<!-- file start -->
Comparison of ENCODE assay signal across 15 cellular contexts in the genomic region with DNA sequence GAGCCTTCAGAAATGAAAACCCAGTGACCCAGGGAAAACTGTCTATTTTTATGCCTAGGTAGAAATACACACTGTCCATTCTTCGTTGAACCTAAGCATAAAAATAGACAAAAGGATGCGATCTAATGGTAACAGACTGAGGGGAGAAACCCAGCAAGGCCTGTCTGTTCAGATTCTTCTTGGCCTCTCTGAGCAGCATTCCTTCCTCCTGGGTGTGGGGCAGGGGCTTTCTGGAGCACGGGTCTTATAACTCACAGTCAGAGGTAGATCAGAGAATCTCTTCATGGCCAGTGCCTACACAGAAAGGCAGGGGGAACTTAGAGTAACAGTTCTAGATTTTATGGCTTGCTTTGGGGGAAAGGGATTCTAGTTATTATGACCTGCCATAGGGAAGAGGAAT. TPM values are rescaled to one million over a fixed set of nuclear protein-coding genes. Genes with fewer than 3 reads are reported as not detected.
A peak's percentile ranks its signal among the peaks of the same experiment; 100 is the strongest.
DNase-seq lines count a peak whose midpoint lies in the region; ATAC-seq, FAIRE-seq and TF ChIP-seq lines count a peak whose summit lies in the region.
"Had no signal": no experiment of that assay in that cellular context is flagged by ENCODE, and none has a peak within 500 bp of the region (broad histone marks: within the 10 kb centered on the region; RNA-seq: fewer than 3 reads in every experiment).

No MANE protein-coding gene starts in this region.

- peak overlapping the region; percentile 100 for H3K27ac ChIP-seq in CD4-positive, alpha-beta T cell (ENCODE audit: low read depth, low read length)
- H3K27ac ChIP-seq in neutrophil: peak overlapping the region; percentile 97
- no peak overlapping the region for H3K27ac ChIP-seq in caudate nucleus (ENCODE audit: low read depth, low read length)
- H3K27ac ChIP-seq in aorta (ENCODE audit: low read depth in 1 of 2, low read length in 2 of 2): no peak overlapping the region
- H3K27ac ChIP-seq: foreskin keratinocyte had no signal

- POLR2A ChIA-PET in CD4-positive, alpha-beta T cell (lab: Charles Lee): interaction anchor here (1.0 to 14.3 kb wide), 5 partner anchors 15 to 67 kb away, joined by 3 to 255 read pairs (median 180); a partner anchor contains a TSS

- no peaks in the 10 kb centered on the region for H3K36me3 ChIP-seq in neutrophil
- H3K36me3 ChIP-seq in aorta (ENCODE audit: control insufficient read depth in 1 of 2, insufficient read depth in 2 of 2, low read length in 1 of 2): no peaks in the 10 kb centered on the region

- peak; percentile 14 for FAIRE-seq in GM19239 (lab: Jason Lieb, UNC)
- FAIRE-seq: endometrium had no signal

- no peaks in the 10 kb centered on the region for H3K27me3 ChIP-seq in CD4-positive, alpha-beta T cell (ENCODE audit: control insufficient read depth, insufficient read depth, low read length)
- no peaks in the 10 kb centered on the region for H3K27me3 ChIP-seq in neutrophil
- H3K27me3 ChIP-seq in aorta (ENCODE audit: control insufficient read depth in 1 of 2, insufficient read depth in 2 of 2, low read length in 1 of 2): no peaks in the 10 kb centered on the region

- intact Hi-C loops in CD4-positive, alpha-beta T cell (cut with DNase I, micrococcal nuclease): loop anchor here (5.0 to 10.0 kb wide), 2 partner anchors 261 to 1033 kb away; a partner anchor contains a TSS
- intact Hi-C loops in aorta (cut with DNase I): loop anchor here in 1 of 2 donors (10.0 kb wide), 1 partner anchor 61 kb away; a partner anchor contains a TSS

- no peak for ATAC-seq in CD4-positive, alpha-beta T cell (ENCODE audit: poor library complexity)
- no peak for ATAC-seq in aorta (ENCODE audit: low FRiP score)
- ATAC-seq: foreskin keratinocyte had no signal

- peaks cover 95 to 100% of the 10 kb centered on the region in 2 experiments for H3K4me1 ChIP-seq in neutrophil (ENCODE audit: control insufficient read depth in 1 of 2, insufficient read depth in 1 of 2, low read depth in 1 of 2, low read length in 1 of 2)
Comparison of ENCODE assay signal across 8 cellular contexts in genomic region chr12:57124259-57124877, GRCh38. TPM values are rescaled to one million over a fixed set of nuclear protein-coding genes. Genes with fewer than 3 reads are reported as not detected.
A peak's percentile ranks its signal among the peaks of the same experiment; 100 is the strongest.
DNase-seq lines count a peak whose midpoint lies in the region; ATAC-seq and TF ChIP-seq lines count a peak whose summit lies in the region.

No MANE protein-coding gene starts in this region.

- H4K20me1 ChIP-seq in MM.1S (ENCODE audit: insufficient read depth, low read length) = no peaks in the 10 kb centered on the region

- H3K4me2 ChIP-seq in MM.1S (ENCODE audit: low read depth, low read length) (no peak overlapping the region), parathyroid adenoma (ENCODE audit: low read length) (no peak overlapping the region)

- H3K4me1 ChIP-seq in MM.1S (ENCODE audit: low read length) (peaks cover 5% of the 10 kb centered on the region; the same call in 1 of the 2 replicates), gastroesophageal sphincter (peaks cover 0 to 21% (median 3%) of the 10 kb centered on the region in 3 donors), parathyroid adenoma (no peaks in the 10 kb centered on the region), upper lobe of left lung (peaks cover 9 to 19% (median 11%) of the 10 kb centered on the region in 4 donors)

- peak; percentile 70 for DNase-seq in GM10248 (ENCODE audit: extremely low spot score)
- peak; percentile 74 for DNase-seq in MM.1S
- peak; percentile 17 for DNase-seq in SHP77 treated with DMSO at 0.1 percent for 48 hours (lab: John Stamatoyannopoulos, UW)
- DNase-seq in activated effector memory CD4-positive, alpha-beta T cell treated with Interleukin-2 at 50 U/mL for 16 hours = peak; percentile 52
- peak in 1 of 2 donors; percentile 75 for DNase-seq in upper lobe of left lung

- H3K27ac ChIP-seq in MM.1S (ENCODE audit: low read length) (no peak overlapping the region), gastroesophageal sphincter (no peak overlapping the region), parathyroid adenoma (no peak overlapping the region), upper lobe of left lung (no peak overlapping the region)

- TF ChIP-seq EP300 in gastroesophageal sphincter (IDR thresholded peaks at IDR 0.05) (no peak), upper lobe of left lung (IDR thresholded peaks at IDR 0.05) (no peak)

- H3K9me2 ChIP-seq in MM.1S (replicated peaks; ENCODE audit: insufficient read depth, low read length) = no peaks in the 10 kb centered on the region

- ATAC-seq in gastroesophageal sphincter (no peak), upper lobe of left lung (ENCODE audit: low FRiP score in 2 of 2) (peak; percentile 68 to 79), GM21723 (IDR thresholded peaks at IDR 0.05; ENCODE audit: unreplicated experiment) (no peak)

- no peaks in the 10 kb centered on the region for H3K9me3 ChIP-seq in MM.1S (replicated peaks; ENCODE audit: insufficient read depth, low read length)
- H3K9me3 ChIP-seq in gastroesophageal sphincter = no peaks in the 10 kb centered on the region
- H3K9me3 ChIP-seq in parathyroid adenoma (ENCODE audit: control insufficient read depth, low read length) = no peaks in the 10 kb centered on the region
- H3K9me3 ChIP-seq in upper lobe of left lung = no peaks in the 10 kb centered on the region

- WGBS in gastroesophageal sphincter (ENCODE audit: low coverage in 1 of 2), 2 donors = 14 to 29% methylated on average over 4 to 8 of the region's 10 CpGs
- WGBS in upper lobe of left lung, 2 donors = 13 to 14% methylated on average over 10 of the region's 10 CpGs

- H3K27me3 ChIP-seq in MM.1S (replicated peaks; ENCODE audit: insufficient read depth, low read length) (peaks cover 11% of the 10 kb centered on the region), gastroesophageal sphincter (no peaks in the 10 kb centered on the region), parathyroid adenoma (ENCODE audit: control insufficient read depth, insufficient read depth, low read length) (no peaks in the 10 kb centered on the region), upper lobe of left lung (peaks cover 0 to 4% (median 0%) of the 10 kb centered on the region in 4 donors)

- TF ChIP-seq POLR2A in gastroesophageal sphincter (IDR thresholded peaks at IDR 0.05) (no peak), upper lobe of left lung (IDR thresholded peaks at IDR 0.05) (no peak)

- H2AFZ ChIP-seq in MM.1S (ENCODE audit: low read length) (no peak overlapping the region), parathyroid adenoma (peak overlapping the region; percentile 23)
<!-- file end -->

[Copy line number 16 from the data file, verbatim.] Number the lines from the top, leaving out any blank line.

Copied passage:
- no peaks in the 10 kb centered on the region for H3K27me3 ChIP-seq in CD4-positive, alpha-beta T cell (ENCODE audit: control insufficient read depth, insufficient read depth, low read length)